Even Facebook, which is free to everyone, got started under exclusive conditions. Not only did the first users have to be in college; they had to attend Harvard. And not only did they have to attend Harvard; they had to be a part of the Phoenix “Final Club,” which is a type of secret society. From there, Facebook spread to other Ivy League colleges before being released to other universities, high schools, and finally to the general public.
There’s no doubt that Facebook’s limited release contributed to its rapid growth. We all want what we can’t have.
Don’t get me wrong; there’s a market for free. I’m not one to pass up a free Starbucks drink or a free e-book by Seth Godin. The word free certainly makes us perk-up. But if you want people to truly value what you’re offering, make it hard to get.
Ben Arment helps people launch great things. He’s the founder of Dream Year, The Whiteboard Sessions, and STORY in Chicago, and he also wrote a book called Church in the Making. He and his wife Ainsley live in Virginia Beach and have three cowboys, Wyatt, Dylan & Cody. www.benarment.com
Over the past few years I’ve been exceedingly blessed by the writings of Joe McKeever. Though I have some theological disagreements with him, I’ve always considered his pastoral ministry insight to be of the highest quality, and the most recent article of his that found its way to my desk was no exception. I was encouraged and challenged by his words about pastoring a church that is seemingly stuck in place…
10 Suggestions for the Shepherd of a Stagnant Flock by Joe McKeever
How many churches in this country—in your denomination, of your church-type, in your county or parish or town—have stopped growing? It depends on whom you ask. Go online and you’ll soon have statistics coming out of your ears on this subject. In our denomination, the Southern Baptist Convention, the most significant number—one that seems to have held steady for over three decades—is that some 70 percent of our churches are either in decline or have plateaued.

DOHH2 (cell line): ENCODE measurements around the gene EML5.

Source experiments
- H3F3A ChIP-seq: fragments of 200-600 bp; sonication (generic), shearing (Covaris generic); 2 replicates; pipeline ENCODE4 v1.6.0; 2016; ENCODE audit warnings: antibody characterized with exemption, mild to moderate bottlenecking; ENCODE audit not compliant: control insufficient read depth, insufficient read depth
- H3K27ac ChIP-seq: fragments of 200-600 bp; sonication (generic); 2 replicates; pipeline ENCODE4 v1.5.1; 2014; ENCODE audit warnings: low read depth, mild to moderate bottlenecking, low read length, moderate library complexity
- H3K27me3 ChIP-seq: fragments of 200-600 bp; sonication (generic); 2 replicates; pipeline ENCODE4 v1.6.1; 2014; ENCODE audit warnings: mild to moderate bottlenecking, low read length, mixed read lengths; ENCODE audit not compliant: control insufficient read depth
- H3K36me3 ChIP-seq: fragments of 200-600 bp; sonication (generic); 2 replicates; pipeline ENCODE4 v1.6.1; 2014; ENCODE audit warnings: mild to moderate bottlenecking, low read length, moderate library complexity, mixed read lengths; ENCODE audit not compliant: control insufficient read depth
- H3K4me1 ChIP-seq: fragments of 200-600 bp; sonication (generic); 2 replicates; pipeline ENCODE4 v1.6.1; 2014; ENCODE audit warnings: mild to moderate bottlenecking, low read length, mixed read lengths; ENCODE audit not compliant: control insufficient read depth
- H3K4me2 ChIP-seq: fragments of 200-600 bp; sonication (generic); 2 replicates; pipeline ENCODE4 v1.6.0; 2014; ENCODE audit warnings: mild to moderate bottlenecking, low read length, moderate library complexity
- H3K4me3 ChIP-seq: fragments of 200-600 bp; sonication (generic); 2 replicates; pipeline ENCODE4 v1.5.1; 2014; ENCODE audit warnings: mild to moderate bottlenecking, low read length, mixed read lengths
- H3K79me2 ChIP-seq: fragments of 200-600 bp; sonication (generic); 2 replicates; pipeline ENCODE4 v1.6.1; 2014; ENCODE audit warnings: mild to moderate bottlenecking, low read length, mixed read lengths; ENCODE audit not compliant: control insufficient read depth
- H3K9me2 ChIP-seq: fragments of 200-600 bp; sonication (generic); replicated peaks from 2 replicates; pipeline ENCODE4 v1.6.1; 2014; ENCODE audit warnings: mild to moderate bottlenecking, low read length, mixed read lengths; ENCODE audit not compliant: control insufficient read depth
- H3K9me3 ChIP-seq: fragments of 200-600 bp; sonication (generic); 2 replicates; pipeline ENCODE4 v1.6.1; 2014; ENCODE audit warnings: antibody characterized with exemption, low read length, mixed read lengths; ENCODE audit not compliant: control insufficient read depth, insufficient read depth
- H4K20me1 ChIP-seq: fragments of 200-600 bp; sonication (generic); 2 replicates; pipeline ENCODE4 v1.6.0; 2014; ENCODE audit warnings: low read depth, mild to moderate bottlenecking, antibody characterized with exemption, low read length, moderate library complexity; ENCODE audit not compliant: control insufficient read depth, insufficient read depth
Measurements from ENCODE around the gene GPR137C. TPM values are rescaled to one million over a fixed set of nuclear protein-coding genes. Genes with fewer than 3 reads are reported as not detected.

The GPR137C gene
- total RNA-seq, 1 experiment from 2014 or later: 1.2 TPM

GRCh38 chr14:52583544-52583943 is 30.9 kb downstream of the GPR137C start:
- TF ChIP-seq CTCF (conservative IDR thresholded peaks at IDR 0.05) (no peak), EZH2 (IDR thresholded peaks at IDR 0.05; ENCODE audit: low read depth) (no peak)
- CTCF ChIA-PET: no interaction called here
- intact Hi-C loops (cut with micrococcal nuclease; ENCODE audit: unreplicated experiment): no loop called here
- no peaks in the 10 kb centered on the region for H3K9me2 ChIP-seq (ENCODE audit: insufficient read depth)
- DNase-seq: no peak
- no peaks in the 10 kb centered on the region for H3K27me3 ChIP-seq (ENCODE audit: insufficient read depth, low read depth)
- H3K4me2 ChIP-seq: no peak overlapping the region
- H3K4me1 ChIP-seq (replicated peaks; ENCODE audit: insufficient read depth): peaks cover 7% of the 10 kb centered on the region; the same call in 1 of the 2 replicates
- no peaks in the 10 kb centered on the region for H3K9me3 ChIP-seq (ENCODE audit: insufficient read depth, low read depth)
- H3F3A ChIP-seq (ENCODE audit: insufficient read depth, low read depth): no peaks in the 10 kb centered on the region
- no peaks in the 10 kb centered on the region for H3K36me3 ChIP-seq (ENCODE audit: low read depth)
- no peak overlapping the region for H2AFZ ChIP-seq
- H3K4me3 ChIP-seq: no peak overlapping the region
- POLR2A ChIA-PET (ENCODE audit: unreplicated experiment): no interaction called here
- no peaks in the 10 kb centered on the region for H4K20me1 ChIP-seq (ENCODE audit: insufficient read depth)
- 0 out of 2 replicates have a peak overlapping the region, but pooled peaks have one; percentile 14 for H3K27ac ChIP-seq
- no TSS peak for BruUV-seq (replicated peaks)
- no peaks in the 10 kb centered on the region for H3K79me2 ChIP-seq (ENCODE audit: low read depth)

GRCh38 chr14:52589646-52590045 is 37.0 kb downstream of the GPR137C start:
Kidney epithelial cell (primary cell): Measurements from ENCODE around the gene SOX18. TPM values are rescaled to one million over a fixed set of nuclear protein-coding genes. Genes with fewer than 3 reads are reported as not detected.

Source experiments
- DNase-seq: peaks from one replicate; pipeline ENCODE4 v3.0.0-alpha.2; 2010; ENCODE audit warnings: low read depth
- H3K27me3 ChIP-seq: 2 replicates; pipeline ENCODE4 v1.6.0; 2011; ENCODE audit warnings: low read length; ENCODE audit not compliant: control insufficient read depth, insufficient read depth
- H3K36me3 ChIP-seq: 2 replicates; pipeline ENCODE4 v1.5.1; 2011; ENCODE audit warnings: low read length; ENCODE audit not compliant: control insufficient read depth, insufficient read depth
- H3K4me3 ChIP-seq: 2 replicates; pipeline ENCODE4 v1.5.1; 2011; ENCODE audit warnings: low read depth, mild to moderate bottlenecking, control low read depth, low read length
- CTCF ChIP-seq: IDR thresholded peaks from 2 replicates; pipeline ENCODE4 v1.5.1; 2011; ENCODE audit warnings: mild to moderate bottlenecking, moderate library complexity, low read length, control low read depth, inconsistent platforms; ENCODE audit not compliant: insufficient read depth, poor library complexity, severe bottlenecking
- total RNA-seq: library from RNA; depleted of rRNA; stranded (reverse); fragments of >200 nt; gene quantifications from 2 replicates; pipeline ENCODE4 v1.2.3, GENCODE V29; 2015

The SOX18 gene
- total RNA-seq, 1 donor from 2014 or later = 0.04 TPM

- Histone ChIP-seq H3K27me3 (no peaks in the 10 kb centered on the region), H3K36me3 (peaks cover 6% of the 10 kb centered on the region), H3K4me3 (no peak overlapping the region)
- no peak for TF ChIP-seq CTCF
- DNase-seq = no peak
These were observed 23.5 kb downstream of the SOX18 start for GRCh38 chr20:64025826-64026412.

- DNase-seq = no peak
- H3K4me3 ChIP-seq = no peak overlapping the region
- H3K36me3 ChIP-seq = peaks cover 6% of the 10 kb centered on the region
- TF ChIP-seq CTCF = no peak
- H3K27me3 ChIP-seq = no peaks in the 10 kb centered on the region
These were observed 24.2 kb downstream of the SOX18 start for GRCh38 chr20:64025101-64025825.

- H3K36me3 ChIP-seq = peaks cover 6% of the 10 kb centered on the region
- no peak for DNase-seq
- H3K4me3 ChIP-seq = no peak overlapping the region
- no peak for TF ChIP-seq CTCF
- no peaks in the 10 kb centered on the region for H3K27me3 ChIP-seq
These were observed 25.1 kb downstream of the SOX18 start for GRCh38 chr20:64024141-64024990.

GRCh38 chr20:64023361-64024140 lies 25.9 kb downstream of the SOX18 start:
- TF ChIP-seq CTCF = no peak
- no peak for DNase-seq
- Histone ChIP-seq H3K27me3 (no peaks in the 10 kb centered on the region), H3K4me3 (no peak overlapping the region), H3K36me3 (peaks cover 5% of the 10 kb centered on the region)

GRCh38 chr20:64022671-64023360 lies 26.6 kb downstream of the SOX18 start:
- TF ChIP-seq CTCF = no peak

Plateau. Funny word to use for a church. One wonders how it came to be in use. Why didn’t they say “mesa,” “plain,” “delta” (ask anyone who lives in the Mississippi Delta—flat, flat, flat!), or even “flatline.” Of course, in the emergency room to “flatline” is to die. No one (to my knowledge) is saying a non-growing church is dead, just that some things are not right.
Healthy churches grow. Non-growing churches are not healthy, at least in some significant ways. If it’s true that seven out of ten pastors in our family of churches lead congregations either in decline or stagnation, this is a situation that ought to be addressed. And to my knowledge, everyone is addressing it. Everyone has an opinion.
My single contribution to this discussion is directed toward the shepherd of a stagnant flock: “If your church has plateaued, make sure you haven’t.”
Bill Day, the numbers cruncher and evangelism professor at New Orleans Baptist Theological Seminary (as well as pastor of Parkview Baptist Church in Metairie, LA), gives his definition of growing, declining, and plateauing: The church that increases 10% in a five-year period is growing. Decline 10% in the same five-year period, and your church is decreasing. Plateauing means your church fits neither group.
Here are ten statements to pastors of churches that are either stagnant or are in decline.
1. Some churches are easier to pastor than others.
When Bob began to pastor Easytown First Church, to his amazement and relief, the numbers turned around almost immediately. People loved him, they began responding to his leadership, the pews filled, and soon they were bringing in chairs. Bob was elated.